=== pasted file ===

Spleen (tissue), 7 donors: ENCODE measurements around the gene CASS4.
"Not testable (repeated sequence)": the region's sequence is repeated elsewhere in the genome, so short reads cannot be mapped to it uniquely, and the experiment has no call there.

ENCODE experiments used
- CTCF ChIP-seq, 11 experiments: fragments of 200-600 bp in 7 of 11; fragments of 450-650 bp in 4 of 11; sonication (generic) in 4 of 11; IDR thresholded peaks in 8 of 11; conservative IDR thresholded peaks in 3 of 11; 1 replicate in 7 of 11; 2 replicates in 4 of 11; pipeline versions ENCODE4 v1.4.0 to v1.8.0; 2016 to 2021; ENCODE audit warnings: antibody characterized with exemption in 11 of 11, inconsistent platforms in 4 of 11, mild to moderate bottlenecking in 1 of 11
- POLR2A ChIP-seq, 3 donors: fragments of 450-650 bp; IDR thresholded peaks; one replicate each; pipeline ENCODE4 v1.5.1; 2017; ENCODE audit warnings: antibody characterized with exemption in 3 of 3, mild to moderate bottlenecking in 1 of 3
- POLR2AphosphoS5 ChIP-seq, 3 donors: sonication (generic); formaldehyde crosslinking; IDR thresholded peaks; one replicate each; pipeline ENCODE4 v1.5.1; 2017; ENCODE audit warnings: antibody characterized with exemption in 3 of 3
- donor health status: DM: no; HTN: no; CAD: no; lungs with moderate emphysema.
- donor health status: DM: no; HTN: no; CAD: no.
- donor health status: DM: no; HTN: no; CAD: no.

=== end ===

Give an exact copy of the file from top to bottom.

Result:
Spleen (tissue), 7 donors: ENCODE measurements around the gene CASS4.
"Not testable (repeated sequence)": the region's sequence is repeated elsewhere in the genome, so short reads cannot be mapped to it uniquely, and the experiment has no call there.

ENCODE experiments used
- CTCF ChIP-seq, 11 experiments: fragments of 200-600 bp in 7 of 11; fragments of 450-650 bp in 4 of 11; sonication (generic) in 4 of 11; IDR thresholded peaks in 8 of 11; conservative IDR thresholded peaks in 3 of 11; 1 replicate in 7 of 11; 2 replicates in 4 of 11; pipeline versions ENCODE4 v1.4.0 to v1.8.0; 2016 to 2021; ENCODE audit warnings: antibody characterized with exemption in 11 of 11, inconsistent platforms in 4 of 11, mild to moderate bottlenecking in 1 of 11
- POLR2A ChIP-seq, 3 donors: fragments of 450-650 bp; IDR thresholded peaks; one replicate each; pipeline ENCODE4 v1.5.1; 2017; ENCODE audit warnings: antibody characterized with exemption in 3 of 3, mild to moderate bottlenecking in 1 of 3
- POLR2AphosphoS5 ChIP-seq, 3 donors: sonication (generic); formaldehyde crosslinking; IDR thresholded peaks; one replicate each; pipeline ENCODE4 v1.5.1; 2017; ENCODE audit warnings: antibody characterized with exemption in 3 of 3
- donor health status: DM: no; HTN: no; CAD: no; lungs with moderate emphysema.
- donor health status: DM: no; HTN: no; CAD: no.
- donor health status: DM: no; HTN: no; CAD: no.